Thursday, February 17, 2011

8 years paid off

well since my first trip to canada at the age of 12 my dad caught a massive 42 inch pike. i was in shock by the size and power of that fish. from then on ive been trying to get a 40" ive hit 39" 3 times but still no 40. today things changed. i met up with scott(river rat) dj and cyndie for a day of open water carp. it started off slow with nothing but an onslaught of tiny bluegill and one small largemouth. a little later things picked up with scott getting the first carp. i brought in a smaller one soon after. a little while later and a few heartbreaks from carp throwing hooks cyndie got a tap on her rod. she set the hook into a beautiful carp. her very first one. after the action died down for a bit i picked up dj's other rod that had a daredevil on it and started tossing casts around where he missed a fish earlier. on one cast i saw a bit of a shape in the water near the bait and yelled out to my friends that theres a musky right by me. the fish slowly cruised the drop off a few feet ahead of me. i brought the spoon past a few feet in front and there was suddenly a quick flash and my drag screamed. the fish hammered the spoon and took off down river. i chased it down the bank yelling for my net. i raised it up once to see it was a GIANT pike just to see it run back to the deep water again. a few more minutes of fighting it back to shore and she was in the net. we measured it and the fish was right at 40" a new personal best! and a goal ive been working very very hard for.

Saturday, February 5, 2011

a misunderstood beautiful fish

it is a shame to see many anglers not giving the bowfin the respect it deserves. Bowfin also known as mudfish, dogfish, grindle, grinnel, cypress trout, and blackfish is a fish that is a top predator and will attack almost any type of bait, it fights wildly once hooked and can sometimes exceed. 10 pounds. most of your typical bass and walleye guys will tell you bowfin are a trash fish or that they are an invasive species that eats all the eggs of desired sport fish. none of this is true. bowfin do not eat sport fish or eggs of fish. a study was done in north carolina where biologists examined the stomach contents of 200 bowfin from two rivers and found almost 70% of their diet consisted of crustaceans such as crayfish and grass shrimp. smaller species of typically less desirable fish such as american eel, creek chub, pirate perch and smaller bowfin made up another 27% of the diet. so only 3% of their diet consisted of "sport fish". Bowfin have tolerated bass since bass first appeared 12,000,000 years ago. If conditions favor one species over another, that species will dominate that local niche, but bowfin have not and will not "wipe out" those other fish.

Wiping out local populations usually requires an assist from people. A new dam, a golf course, or a shopping mall parking lot can cause more harm to fish populations than bowfin. Do you fish spawning beds? You are helping too - those opportunistic sunnies can decimate an egg clutch while you are playing the fish that was defending them.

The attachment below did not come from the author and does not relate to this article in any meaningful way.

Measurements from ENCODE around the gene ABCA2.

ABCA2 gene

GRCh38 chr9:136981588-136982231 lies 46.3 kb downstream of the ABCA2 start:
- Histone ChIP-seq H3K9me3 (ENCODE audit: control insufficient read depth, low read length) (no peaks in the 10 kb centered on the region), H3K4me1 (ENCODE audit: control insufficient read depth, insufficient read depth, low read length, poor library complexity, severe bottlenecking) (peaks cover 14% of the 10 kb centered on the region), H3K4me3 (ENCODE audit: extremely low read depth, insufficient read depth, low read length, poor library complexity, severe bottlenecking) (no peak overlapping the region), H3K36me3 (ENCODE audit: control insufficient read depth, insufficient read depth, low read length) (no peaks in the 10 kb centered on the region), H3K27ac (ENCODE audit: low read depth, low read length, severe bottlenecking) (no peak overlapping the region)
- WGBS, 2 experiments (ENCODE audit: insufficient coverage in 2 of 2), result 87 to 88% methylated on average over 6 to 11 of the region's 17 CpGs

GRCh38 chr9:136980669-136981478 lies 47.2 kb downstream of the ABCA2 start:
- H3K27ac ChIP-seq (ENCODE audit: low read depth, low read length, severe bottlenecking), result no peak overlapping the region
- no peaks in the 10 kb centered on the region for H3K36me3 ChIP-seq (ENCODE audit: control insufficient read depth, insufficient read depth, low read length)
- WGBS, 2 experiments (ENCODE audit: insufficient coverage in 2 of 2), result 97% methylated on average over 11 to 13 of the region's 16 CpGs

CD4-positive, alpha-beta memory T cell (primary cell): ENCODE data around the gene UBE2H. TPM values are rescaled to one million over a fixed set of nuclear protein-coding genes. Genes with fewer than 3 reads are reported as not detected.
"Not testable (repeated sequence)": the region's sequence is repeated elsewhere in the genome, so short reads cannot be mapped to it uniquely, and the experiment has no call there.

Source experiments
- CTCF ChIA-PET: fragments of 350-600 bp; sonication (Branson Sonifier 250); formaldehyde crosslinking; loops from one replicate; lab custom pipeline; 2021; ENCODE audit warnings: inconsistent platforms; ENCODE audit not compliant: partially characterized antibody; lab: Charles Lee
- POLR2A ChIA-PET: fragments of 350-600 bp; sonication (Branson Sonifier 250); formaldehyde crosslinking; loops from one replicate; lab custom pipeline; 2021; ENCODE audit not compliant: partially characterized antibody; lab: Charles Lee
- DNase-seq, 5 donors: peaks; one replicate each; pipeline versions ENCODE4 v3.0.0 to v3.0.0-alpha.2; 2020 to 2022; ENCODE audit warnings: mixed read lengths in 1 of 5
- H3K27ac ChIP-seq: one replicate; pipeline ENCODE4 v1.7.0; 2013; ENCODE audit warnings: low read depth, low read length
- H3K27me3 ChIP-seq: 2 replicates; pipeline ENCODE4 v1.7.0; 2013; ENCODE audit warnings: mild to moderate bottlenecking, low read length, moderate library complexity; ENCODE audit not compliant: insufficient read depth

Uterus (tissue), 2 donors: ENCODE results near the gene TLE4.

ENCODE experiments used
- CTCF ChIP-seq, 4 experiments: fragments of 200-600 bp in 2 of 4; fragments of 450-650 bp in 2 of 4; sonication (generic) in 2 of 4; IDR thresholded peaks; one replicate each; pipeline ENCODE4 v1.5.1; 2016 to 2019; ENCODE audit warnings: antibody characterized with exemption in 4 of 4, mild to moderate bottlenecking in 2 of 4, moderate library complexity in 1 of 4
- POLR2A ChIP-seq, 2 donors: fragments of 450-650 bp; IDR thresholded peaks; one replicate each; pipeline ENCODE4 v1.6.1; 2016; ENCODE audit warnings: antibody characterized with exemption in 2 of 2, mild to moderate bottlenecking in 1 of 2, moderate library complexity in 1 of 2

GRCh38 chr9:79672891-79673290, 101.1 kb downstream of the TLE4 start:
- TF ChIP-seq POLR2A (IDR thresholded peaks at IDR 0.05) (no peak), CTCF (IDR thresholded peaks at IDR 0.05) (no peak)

range of bowfin(amia calva) in the U.S.
the other typical myth that they are an invasive species in the united states is not true. they are found commonly throughout the central and eastern united states and into canada. they are not introduced to any lakes and you are NOT supposed to kill them as some people may tell you. i've heard quite a few bowfishermen try to justify killing bowfin because they think they are introduced but there is no stocking of bowfin and no hatcheries for breeding bowfin exist. also I've read the regulations for all the states with bowfin populations and none require/request that bowfin be killed. They can be legally returned alive to the waters from which they were caught. Returning dead or dying fish to the water is prohibited in many states. One reason for this is that it is wanton waste, a second reason is to prevent the depletion of benthic (dissolved) oxygen caused by decaying flesh.

people who are not familiar with bowfin may mistake them for a similar invasive fish that is very destructive to our waters known as the "snakehead" to the untrained eye the two can be very hard to tell apart but if you know what to look for you can easily tell the difference.

if you are interested in targeting bowfin good places to look are larger rivers or creeks on warm days. bowfin are related to gar and have the same lung allowing them to gulp air. this means they can survive in water with very little oxygen. if you are in a location that holds bowfin for long enough chances are you will either spot fish close to shore or see them gulping air. typical bait for bowfin when i target them is medium sized shiners or chubs. night crawlers also work very well. they will also take spinners, soft plastics, crank baits and surface lures.